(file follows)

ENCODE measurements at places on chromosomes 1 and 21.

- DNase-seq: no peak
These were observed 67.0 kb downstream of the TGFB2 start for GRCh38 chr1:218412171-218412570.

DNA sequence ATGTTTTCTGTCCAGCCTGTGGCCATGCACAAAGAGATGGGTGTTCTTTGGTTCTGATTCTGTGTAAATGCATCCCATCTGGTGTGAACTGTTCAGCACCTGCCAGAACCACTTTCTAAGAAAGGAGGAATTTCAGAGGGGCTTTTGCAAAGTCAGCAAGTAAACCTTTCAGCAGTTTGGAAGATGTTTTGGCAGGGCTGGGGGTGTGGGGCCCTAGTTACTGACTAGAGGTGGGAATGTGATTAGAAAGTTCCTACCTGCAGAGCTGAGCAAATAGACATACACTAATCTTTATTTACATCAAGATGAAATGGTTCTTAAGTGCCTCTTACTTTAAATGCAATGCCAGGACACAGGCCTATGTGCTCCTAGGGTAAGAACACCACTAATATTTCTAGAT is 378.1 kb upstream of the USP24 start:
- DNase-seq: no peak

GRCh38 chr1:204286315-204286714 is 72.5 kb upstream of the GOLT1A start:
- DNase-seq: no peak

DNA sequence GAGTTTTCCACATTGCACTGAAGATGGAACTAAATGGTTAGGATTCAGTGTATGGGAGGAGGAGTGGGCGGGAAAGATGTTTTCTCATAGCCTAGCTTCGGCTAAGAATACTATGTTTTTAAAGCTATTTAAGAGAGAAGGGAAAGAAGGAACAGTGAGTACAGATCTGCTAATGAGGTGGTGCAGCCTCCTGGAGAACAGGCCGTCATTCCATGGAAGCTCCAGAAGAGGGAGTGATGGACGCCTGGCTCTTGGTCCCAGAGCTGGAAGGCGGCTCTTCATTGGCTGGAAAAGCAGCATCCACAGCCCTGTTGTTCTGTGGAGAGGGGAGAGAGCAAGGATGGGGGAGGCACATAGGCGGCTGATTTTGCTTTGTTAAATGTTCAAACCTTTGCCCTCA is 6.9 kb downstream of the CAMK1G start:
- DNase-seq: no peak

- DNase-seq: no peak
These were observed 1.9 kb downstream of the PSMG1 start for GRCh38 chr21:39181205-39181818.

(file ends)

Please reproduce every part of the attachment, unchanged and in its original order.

ENCODE measurements at places on chromosomes 1 and 21.

- DNase-seq: no peak
These were observed 67.0 kb downstream of the TGFB2 start for GRCh38 chr1:218412171-218412570.

DNA sequence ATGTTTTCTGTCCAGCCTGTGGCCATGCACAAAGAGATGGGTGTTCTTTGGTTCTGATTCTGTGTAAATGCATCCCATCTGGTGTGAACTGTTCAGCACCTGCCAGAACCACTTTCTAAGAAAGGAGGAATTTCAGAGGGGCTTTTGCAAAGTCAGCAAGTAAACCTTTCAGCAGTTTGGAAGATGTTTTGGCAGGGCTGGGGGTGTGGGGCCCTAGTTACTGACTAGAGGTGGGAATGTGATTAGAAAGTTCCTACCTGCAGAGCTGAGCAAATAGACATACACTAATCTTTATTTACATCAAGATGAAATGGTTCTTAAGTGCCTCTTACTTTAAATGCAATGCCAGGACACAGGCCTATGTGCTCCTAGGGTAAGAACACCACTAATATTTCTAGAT is 378.1 kb upstream of the USP24 start:
- DNase-seq: no peak

GRCh38 chr1:204286315-204286714 is 72.5 kb upstream of the GOLT1A start:
- DNase-seq: no peak

DNA sequence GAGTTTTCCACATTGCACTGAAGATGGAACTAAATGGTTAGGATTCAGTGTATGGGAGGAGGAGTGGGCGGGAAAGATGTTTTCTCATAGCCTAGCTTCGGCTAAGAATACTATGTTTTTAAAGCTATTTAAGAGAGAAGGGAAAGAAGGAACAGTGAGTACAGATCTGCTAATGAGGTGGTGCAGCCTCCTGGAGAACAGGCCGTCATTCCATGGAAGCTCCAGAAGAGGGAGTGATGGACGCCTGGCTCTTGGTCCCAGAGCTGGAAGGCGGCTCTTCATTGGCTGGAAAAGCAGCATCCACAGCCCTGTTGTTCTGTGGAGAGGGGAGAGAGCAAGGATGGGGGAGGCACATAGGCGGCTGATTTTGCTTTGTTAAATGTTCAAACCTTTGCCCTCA is 6.9 kb downstream of the CAMK1G start:
- DNase-seq: no peak

- DNase-seq: no peak
These were observed 1.9 kb downstream of the PSMG1 start for GRCh38 chr21:39181205-39181818.